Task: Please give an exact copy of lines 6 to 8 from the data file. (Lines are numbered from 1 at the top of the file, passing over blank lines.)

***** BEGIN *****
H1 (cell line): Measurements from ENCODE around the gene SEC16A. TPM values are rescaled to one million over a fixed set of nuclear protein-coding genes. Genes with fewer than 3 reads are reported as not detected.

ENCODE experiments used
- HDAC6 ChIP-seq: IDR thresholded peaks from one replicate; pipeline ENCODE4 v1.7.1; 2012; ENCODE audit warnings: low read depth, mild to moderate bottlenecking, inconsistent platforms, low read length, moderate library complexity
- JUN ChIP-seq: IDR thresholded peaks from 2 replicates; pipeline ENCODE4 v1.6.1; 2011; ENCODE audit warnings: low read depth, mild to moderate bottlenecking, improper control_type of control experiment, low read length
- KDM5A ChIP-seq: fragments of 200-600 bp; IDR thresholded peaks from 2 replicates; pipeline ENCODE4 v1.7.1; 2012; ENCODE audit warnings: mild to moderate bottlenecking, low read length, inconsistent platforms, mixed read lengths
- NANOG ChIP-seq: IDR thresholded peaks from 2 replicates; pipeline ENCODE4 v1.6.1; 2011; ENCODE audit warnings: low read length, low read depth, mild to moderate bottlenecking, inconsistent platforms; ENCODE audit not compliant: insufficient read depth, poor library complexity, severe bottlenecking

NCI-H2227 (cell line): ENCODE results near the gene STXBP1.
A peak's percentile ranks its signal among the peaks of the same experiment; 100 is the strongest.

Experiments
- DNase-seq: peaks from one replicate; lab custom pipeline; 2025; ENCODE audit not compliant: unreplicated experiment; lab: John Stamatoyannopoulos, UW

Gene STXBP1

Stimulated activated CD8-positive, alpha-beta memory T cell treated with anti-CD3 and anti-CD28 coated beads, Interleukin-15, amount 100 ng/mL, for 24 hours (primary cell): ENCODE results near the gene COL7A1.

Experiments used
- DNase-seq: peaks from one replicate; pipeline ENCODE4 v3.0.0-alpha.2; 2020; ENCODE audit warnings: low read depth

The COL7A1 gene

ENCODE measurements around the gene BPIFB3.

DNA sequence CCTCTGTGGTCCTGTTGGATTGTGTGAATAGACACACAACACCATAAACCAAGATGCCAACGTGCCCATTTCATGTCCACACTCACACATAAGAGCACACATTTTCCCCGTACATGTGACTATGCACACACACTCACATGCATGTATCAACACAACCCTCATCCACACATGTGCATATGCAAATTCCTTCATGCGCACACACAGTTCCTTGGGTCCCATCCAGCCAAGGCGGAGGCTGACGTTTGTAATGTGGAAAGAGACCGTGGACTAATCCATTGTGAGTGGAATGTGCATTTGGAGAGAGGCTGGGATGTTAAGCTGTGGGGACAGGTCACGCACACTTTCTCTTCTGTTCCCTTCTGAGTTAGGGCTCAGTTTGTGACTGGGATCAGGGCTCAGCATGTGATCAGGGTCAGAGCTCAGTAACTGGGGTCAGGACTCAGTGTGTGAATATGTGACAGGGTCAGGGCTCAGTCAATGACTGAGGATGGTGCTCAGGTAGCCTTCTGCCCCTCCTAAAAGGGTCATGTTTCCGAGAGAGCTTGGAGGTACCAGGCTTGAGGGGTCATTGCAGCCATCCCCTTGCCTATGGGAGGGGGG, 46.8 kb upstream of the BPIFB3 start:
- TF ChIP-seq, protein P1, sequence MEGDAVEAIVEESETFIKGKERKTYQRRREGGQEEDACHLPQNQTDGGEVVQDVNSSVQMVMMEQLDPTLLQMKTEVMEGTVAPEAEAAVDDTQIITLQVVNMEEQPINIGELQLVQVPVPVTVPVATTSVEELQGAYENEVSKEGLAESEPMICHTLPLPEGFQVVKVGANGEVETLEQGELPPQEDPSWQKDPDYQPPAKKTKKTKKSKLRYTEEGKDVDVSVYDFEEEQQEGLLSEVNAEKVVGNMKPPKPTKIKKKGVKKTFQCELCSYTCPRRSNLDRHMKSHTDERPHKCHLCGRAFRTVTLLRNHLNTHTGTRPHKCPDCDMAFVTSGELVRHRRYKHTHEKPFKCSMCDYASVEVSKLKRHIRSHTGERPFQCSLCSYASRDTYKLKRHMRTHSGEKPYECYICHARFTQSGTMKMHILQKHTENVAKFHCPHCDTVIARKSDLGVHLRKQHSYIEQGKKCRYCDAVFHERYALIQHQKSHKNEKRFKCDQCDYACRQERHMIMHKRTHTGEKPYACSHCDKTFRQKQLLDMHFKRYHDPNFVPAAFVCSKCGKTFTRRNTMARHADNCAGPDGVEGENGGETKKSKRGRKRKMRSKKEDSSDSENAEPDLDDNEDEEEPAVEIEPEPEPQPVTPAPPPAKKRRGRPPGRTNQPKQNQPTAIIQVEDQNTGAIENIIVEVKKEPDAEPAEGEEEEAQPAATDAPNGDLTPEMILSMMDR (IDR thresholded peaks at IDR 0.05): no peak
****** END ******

- NANOG ChIP-seq: IDR thresholded peaks from 2 replicates; pipeline ENCODE4 v1.6.1; 2011; ENCODE audit warnings: low read length, low read depth, mild to moderate bottlenecking, inconsistent platforms; ENCODE audit not compliant: insufficient read depth, poor library complexity, severe bottlenecking

NCI-H2227 (cell line): ENCODE results near the gene STXBP1.
A peak's percentile ranks its signal among the peaks of the same experiment; 100 is the strongest.